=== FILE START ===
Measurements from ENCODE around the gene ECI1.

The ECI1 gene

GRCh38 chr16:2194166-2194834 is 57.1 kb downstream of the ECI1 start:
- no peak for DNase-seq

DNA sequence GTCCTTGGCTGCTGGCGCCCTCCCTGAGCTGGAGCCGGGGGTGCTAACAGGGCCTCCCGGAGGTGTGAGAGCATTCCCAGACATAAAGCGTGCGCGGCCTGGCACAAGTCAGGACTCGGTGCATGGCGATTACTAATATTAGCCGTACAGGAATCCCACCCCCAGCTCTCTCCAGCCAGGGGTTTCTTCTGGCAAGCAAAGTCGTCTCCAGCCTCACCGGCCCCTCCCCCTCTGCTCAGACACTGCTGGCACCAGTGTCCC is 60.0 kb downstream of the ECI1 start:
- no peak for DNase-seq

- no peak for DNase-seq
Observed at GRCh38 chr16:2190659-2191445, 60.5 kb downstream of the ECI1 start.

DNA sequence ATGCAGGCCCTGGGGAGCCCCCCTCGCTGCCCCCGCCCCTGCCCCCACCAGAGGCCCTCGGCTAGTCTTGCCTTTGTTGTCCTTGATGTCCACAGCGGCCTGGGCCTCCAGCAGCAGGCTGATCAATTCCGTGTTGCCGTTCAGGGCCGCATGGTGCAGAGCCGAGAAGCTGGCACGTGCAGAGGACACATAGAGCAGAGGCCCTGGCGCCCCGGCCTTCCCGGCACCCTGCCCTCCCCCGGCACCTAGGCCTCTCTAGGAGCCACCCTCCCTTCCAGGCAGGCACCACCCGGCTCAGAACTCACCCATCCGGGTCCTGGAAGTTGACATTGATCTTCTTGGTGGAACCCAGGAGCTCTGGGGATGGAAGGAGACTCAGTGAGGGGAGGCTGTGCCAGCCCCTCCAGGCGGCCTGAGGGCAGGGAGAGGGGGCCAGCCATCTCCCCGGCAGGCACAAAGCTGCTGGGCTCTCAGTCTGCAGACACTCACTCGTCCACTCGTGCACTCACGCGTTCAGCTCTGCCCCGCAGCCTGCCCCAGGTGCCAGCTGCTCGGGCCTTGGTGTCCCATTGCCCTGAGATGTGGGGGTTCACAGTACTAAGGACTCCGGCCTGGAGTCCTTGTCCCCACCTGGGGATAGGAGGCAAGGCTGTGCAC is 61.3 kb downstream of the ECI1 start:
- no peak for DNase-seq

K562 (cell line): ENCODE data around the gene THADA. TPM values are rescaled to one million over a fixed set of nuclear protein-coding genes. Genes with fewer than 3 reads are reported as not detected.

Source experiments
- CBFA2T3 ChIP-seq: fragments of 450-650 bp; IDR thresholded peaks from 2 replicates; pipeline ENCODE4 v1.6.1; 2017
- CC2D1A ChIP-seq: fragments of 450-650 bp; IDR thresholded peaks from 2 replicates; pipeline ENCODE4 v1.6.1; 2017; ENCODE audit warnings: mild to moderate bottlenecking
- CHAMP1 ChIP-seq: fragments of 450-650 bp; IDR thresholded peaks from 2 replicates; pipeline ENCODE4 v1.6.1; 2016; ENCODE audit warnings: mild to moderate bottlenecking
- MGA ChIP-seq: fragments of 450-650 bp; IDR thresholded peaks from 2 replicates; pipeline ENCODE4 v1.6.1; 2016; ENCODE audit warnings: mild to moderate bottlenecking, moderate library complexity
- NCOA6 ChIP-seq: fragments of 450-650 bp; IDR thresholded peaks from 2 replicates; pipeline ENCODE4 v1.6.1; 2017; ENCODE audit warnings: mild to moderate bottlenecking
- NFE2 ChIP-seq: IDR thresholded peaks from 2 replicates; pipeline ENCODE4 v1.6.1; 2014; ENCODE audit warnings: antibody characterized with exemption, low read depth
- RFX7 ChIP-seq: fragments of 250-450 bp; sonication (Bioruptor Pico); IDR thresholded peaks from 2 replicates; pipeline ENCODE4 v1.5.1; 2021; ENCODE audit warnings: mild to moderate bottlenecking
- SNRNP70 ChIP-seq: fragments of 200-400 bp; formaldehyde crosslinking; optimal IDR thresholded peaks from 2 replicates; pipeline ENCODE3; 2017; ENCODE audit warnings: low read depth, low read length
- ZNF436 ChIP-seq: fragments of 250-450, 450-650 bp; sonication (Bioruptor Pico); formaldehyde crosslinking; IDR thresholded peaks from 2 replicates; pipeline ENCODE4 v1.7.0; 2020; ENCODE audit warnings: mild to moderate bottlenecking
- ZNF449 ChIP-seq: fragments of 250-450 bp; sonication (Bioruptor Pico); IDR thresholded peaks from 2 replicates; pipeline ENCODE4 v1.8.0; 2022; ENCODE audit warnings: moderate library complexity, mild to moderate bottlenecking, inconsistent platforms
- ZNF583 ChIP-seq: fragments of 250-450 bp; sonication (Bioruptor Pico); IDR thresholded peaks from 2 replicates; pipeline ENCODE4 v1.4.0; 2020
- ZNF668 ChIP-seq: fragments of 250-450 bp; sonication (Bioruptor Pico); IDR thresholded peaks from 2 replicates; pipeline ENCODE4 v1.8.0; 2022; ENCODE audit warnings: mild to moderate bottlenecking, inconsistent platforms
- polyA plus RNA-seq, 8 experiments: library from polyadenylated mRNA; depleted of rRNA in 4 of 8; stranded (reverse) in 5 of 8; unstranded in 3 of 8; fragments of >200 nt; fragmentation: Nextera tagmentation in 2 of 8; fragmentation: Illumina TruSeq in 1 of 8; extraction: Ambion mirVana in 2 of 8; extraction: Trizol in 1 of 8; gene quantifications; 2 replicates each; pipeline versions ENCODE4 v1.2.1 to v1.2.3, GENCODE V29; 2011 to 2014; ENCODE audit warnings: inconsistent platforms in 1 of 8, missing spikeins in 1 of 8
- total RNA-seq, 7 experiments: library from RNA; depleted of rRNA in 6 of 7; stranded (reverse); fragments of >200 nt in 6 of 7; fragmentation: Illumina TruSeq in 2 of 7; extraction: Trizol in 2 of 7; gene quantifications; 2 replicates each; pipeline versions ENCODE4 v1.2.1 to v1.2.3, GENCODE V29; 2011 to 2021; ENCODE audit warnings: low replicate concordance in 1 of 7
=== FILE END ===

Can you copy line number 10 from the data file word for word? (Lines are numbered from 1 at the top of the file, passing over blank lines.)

- no peak for DNase-seq